Rule of thumb
You have to develop a rule of thumb for kit, and stick to it. HARDWARE WILL DIE. This is inevitable. Don't waste your time trying to prevent it, simply plan around it. Have complete cold spare systems waiting in the wings, ready to be imaged and pressed into service.
For us, Kit can last two generations, and that's it. The first generation that kit is in service should be front-line use, high-demand applications where it matters. Once the warranty is up, if you have planned well you can often get another refresh cycle out of it by moving the gear to lighter duty. (Of course this is assuming you have appropriate spare systems and parts put away for the inevitable failures.) Our refresh cycles are three years, after the second refresh cycle, nothing is allowed to stay. Rework it, and give it away to staff, or a charity, if they're taking.
It's especially hard in a recession sticking to such rules; but you can't let the beancounters win. If you let the beancounters stretch out your refresh schedules, everything degrades. Your kit goes longer between refurbs, and the failure rate will climb. You probably won’t get a second cycle out of that kit, and you certainly don’t want to be pushing kit already on its second cycle any farther. Not only that, but the longer gear sits at front-of-line the less productive those staffs will be. Newer software is always more demanding, and just because you haven’t refreshed the hardware doesn’t mean they won’t be getting the latest version of photoshop, office, autocad or what have you.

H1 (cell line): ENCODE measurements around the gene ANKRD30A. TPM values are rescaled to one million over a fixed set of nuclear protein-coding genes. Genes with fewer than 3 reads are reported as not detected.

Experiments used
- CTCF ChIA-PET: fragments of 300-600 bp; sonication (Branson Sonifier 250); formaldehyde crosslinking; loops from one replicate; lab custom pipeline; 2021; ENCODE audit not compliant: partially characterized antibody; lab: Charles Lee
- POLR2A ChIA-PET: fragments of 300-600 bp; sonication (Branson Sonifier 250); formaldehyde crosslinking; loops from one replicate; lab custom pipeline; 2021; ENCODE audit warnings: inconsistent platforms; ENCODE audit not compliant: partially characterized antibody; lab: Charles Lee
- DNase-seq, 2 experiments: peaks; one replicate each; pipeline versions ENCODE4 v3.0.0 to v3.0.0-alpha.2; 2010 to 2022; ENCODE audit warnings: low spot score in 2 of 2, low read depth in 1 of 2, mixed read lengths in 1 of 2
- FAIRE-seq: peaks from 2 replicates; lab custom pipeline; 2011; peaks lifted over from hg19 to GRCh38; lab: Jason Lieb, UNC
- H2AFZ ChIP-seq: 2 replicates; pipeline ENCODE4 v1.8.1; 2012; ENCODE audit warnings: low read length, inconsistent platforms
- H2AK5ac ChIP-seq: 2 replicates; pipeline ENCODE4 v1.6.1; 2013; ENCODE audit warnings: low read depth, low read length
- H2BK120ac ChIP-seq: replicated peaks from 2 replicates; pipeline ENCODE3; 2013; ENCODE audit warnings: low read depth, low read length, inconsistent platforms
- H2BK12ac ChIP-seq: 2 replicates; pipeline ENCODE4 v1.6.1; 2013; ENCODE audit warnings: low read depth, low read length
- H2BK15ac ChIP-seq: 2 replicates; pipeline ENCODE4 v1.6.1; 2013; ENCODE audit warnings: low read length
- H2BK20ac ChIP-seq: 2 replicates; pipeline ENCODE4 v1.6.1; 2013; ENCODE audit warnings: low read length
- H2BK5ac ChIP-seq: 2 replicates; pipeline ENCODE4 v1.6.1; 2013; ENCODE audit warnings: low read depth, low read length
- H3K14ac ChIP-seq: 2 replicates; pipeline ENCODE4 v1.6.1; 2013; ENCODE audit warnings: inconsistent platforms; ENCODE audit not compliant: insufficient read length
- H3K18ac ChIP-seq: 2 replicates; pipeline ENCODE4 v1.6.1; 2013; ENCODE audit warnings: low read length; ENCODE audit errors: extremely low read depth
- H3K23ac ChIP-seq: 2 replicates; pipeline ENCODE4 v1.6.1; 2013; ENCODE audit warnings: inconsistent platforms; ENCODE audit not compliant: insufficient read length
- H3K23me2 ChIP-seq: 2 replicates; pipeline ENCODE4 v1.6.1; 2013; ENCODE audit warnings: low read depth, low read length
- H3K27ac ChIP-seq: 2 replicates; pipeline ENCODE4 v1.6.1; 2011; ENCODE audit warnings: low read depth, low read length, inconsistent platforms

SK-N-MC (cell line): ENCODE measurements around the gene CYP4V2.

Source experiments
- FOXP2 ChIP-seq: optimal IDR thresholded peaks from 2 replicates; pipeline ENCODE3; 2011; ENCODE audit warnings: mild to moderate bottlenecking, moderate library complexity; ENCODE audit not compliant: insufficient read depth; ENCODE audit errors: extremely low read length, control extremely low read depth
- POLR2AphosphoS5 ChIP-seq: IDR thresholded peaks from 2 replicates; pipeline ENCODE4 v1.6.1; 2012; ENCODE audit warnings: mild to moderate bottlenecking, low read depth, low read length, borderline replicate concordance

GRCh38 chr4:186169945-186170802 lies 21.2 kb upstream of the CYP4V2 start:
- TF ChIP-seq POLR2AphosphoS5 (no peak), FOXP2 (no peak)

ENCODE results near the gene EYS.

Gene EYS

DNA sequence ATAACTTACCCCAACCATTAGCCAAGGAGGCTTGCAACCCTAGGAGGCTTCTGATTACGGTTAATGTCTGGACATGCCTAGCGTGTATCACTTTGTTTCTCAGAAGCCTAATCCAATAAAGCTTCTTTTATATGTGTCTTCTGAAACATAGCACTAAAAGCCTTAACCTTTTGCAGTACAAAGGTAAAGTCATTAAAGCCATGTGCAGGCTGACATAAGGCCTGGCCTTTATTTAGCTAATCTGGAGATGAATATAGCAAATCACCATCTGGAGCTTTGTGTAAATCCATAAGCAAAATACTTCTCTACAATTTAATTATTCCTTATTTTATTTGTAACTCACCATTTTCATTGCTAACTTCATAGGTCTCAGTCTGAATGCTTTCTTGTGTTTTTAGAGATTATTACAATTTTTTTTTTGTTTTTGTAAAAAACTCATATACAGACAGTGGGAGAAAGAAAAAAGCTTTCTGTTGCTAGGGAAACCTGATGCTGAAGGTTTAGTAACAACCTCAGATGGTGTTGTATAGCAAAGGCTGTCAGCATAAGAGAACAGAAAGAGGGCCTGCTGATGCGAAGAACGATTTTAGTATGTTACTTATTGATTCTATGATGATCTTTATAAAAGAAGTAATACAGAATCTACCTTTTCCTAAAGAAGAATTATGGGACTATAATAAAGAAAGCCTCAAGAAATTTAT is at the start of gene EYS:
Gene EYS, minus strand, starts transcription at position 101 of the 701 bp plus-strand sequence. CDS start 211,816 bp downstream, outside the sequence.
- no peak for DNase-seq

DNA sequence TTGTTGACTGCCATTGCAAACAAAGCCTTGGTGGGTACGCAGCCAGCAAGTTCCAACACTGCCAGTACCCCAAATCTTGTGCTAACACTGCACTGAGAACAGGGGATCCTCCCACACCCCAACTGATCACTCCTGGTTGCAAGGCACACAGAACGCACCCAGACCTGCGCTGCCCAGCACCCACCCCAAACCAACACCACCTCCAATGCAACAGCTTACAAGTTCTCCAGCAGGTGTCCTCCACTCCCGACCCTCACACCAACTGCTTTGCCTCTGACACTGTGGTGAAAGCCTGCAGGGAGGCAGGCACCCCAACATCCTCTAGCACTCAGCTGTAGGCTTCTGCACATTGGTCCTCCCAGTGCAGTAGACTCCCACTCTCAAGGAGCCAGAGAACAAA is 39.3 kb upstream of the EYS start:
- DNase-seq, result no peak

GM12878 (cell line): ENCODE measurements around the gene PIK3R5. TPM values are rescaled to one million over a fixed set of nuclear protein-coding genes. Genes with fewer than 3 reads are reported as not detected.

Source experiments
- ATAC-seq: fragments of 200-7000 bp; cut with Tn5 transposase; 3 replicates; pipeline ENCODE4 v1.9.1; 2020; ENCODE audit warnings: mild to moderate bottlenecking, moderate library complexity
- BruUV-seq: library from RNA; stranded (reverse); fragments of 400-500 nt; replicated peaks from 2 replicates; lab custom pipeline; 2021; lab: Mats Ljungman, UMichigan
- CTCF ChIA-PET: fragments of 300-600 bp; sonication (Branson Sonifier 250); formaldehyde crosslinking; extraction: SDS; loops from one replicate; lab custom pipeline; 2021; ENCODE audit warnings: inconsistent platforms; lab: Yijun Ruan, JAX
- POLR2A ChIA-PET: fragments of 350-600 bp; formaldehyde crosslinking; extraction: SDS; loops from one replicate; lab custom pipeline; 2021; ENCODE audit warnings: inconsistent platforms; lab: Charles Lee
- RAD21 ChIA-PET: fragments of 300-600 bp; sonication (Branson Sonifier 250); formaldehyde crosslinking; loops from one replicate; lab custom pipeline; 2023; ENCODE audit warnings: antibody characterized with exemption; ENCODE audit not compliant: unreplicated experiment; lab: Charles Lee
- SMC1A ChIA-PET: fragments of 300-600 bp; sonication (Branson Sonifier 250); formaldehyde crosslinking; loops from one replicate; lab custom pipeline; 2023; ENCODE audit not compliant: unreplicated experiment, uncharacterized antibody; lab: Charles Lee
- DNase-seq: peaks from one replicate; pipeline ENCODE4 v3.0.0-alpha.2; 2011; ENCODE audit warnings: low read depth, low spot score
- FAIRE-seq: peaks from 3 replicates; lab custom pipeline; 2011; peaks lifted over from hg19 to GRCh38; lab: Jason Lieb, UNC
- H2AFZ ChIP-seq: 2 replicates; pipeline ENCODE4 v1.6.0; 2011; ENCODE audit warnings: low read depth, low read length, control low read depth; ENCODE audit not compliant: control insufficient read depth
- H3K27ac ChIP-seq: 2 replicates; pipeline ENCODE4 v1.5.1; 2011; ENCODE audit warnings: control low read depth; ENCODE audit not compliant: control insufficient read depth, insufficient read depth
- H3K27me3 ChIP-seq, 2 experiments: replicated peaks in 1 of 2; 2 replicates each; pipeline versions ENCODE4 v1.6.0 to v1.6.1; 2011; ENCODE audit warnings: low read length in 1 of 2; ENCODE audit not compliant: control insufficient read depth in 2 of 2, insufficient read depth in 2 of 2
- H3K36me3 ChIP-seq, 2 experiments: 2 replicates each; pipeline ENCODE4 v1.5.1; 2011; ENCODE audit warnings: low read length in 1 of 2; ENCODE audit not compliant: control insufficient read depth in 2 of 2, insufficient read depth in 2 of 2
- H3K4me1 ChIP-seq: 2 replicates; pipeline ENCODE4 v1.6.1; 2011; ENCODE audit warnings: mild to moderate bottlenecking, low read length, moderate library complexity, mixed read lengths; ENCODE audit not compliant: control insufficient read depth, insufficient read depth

Never, ever let the beancounters dictate IT purchase cycles, because the majority of them seem pathologically unable to understand soft costs. Too often they think about quarterly revenue instead of TCO issues such as support, maintenance, power consumption (and the associated cooling costs,) productivity loss due to slow gear, or incompatibilities. Every man-hour IT spends supporting a desktop is a man-hour not spend meeting some other business need, doing preventative maintenance, keeping our skills up to date, or doing research that may lead to operational efficiencies.
Moral of the story: don’t cheap out on the gear. If you plan it properly from start to finish, you can often get a second refresh cycle out of kit, but *only* if you have planned for it from the start, and *only* if that second refresh cycle sees the kit serving lighter duty. Deferring maintenance or refresh cycles can only end in tears.